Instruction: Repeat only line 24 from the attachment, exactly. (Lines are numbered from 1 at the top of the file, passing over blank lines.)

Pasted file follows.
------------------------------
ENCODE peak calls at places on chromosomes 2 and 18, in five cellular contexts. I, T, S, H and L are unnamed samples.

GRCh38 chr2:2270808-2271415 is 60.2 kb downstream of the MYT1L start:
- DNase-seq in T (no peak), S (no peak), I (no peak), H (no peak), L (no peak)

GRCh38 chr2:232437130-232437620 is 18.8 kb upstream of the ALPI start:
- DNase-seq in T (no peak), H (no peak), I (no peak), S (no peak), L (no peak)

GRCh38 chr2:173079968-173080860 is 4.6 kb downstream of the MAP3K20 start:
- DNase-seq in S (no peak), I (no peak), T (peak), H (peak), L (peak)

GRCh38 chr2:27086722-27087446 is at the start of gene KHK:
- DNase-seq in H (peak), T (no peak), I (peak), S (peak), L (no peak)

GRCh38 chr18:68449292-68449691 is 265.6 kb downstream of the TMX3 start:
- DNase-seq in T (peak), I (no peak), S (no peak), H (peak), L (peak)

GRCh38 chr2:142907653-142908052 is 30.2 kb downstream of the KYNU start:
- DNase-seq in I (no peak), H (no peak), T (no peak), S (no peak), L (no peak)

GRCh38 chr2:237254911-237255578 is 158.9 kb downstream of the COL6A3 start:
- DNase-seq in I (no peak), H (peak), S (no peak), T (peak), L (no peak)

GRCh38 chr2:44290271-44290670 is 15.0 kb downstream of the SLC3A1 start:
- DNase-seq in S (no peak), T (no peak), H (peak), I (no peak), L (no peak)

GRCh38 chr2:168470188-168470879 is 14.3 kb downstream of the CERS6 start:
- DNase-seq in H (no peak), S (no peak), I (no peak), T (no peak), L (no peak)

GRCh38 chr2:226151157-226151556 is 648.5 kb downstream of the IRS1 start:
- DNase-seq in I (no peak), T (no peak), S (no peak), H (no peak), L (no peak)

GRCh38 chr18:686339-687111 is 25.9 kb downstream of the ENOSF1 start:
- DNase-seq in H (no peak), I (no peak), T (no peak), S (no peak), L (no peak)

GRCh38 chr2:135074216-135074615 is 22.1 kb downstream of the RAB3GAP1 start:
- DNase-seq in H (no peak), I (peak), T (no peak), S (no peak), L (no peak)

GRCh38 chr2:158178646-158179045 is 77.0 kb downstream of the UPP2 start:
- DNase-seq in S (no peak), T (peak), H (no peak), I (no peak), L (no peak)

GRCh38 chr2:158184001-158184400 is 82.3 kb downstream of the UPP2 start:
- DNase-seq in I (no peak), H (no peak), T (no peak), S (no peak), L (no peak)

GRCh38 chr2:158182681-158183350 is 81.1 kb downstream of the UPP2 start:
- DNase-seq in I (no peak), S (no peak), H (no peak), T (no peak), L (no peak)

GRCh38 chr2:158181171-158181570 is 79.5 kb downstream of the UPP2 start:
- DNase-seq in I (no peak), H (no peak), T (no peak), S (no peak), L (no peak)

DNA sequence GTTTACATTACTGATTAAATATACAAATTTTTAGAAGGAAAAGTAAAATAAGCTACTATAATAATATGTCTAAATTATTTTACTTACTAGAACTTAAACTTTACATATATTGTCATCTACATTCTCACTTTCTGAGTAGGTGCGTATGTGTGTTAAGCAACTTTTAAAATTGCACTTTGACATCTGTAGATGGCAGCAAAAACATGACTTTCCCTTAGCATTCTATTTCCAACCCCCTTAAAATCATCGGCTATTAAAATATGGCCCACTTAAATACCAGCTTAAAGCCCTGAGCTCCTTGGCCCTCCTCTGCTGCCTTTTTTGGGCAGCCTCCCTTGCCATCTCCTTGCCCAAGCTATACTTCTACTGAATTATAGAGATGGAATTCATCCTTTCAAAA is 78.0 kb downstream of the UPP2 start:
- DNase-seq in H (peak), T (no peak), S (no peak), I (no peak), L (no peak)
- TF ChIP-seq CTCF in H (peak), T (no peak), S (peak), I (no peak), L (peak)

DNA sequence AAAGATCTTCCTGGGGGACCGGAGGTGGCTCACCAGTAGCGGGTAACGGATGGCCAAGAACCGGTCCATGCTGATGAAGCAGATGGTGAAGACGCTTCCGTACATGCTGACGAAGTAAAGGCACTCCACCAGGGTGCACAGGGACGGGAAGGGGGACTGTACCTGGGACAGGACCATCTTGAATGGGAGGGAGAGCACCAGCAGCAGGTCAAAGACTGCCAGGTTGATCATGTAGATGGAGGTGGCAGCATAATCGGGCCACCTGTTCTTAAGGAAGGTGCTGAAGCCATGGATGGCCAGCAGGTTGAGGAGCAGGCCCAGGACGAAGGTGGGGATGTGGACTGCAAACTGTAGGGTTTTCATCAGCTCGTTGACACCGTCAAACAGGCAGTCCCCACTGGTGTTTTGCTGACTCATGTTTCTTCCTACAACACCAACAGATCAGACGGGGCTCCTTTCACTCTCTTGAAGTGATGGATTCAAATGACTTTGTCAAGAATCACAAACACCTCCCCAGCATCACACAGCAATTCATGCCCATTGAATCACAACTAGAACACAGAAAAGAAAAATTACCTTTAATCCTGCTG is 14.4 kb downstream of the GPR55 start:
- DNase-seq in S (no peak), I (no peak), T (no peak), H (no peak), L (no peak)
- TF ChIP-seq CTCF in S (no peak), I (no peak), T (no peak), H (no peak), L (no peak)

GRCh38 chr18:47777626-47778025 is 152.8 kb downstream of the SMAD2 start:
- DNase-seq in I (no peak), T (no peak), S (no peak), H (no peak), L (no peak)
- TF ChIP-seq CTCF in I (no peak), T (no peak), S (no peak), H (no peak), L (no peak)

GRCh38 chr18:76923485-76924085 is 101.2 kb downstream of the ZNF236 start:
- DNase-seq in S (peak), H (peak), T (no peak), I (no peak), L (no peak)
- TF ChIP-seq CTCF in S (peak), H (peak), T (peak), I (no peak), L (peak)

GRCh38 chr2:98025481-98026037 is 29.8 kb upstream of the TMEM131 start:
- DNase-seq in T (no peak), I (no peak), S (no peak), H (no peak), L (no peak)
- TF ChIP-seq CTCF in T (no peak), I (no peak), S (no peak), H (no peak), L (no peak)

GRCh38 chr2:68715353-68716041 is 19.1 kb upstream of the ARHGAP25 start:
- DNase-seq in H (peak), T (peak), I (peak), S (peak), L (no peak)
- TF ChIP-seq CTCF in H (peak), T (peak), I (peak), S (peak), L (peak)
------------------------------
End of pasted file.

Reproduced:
GRCh38 chr2:135074216-135074615 is 22.1 kb downstream of the RAB3GAP1 start: